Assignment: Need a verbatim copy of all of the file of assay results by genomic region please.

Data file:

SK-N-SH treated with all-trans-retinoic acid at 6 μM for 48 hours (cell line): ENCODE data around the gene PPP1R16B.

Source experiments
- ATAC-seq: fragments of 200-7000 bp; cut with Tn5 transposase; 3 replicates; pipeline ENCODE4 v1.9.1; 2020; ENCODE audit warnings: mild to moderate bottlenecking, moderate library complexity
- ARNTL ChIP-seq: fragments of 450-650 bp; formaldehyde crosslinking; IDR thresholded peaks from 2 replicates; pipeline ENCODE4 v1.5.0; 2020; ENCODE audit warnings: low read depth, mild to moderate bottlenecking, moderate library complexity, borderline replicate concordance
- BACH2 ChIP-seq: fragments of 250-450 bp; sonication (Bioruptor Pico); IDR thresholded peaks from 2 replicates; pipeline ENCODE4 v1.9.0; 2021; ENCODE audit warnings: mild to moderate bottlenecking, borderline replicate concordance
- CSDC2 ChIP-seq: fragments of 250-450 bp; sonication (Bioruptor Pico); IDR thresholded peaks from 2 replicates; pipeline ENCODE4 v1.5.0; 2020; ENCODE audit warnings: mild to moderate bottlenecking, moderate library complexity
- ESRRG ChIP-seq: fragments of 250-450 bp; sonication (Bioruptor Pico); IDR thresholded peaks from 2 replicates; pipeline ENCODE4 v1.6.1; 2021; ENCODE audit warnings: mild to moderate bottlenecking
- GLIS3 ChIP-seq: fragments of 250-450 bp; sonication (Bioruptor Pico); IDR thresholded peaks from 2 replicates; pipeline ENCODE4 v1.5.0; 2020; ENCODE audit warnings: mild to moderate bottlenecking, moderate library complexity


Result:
SK-N-SH treated with all-trans-retinoic acid at 6 μM for 48 hours (cell line): ENCODE data around the gene PPP1R16B.

Source experiments
- ATAC-seq: fragments of 200-7000 bp; cut with Tn5 transposase; 3 replicates; pipeline ENCODE4 v1.9.1; 2020; ENCODE audit warnings: mild to moderate bottlenecking, moderate library complexity
- ARNTL ChIP-seq: fragments of 450-650 bp; formaldehyde crosslinking; IDR thresholded peaks from 2 replicates; pipeline ENCODE4 v1.5.0; 2020; ENCODE audit warnings: low read depth, mild to moderate bottlenecking, moderate library complexity, borderline replicate concordance
- BACH2 ChIP-seq: fragments of 250-450 bp; sonication (Bioruptor Pico); IDR thresholded peaks from 2 replicates; pipeline ENCODE4 v1.9.0; 2021; ENCODE audit warnings: mild to moderate bottlenecking, borderline replicate concordance
- CSDC2 ChIP-seq: fragments of 250-450 bp; sonication (Bioruptor Pico); IDR thresholded peaks from 2 replicates; pipeline ENCODE4 v1.5.0; 2020; ENCODE audit warnings: mild to moderate bottlenecking, moderate library complexity
- ESRRG ChIP-seq: fragments of 250-450 bp; sonication (Bioruptor Pico); IDR thresholded peaks from 2 replicates; pipeline ENCODE4 v1.6.1; 2021; ENCODE audit warnings: mild to moderate bottlenecking
- GLIS3 ChIP-seq: fragments of 250-450 bp; sonication (Bioruptor Pico); IDR thresholded peaks from 2 replicates; pipeline ENCODE4 v1.5.0; 2020; ENCODE audit warnings: mild to moderate bottlenecking, moderate library complexity